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International Trade or Technology? Who is Left Behind and What to do about it

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  • Harrison Ann

    (University of California, Berkeley, Haas School of Business, s545 student services building, Berkeley, USA)

Abstract

We examine globalization’s effects on those left behind in both industrial and emerging markets. While access to global markets has lifted billions out of poverty in emerging markets, the benefits have not been equally shared. Increased competition through globalization as well as skill-biased technical change have hurt less educated workers in rich and poor countries. While much of the rising inequality is often attributed to globalization alone, a brief review of the literature suggests that labor-saving technology has likely played an even more important role. The backlash has focused on the negative consequences of globalization in developed countries, and now threatens the global trading system and access to that system for emerging markets. We conclude by proposing some solutions to compensate losers from the twin forces of technical change and globalization.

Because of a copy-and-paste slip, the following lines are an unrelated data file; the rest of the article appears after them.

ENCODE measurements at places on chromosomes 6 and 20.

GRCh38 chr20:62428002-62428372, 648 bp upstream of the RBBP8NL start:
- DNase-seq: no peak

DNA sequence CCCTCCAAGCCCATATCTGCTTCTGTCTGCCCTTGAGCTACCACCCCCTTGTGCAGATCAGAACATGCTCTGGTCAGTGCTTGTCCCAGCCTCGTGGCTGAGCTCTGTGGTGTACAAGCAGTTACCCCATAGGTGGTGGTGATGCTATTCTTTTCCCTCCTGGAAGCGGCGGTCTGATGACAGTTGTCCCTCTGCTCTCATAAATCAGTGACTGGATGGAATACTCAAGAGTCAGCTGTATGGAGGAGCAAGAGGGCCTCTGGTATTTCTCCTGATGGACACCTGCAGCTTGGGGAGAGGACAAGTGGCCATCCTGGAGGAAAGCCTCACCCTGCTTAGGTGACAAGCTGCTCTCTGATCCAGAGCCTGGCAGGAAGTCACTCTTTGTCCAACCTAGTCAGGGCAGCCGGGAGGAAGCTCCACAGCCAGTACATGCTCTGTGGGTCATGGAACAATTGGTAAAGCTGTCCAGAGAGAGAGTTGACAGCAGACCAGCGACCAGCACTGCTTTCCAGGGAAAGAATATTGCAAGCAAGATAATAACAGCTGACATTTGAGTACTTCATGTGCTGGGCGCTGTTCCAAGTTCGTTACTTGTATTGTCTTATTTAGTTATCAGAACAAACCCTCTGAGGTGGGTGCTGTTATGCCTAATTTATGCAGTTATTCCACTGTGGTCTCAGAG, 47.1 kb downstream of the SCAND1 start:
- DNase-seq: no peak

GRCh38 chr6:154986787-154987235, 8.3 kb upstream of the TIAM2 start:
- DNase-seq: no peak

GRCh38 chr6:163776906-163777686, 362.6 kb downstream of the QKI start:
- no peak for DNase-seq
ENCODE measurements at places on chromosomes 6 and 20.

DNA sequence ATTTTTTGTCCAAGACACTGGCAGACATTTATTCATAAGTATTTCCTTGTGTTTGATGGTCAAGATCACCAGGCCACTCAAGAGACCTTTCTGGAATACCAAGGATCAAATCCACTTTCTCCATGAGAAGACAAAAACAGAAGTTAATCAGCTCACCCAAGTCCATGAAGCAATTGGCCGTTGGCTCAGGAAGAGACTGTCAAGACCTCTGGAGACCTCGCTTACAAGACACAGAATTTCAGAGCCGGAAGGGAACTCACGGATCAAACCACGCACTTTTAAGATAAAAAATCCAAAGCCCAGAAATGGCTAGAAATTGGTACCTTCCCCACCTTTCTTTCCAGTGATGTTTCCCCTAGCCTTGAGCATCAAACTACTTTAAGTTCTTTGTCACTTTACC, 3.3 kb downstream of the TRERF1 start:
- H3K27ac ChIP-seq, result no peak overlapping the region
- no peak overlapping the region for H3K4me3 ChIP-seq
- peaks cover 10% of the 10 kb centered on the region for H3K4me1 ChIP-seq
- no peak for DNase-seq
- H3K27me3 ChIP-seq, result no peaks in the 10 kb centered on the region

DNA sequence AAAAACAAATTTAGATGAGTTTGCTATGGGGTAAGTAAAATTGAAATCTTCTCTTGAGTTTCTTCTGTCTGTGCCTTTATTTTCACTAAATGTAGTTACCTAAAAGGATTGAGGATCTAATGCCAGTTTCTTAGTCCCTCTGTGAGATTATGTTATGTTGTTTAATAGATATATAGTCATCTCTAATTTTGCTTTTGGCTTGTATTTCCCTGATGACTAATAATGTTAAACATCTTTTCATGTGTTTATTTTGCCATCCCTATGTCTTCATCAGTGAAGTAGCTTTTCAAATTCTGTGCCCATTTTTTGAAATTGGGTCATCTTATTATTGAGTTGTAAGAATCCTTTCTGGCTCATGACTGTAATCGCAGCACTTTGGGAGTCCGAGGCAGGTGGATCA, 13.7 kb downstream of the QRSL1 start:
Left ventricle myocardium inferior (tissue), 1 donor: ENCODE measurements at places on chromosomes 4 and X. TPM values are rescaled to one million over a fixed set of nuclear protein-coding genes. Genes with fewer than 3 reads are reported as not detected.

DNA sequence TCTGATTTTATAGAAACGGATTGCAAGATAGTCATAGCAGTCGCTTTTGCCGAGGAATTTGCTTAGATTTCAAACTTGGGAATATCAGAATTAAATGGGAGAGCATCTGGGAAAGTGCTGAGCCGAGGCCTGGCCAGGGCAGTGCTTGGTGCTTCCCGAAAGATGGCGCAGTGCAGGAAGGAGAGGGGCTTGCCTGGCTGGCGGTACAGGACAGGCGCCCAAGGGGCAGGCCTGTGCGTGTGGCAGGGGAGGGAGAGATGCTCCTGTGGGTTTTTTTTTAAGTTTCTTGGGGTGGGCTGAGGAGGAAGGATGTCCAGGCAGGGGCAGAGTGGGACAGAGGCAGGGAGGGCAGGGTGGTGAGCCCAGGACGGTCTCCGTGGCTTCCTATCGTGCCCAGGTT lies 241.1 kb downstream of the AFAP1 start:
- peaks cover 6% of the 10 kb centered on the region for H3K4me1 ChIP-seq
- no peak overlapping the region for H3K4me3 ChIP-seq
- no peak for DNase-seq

Suggested Citation

  • Harrison Ann, 2018. "International Trade or Technology? Who is Left Behind and What to do about it," Journal of Globalization and Development, De Gruyter, vol. 9(2), pages 1-15, December.
  • Handle: RePEc:bpj:globdv:v:9:y:2018:i:2:p:15:n:5
    DOI: 10.1515/jgd-2018-0027
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    References listed on IDEAS

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    More about this item

    Keywords

    globalization; inequality; leaving no one behind;
    All these keywords.

    JEL classification:

    • D63 - Microeconomics - - Welfare Economics - - - Equity, Justice, Inequality, and Other Normative Criteria and Measurement
    • F02 - International Economics - - General - - - International Economic Order and Integration
    • F16 - International Economics - - Trade - - - Trade and Labor Market Interactions

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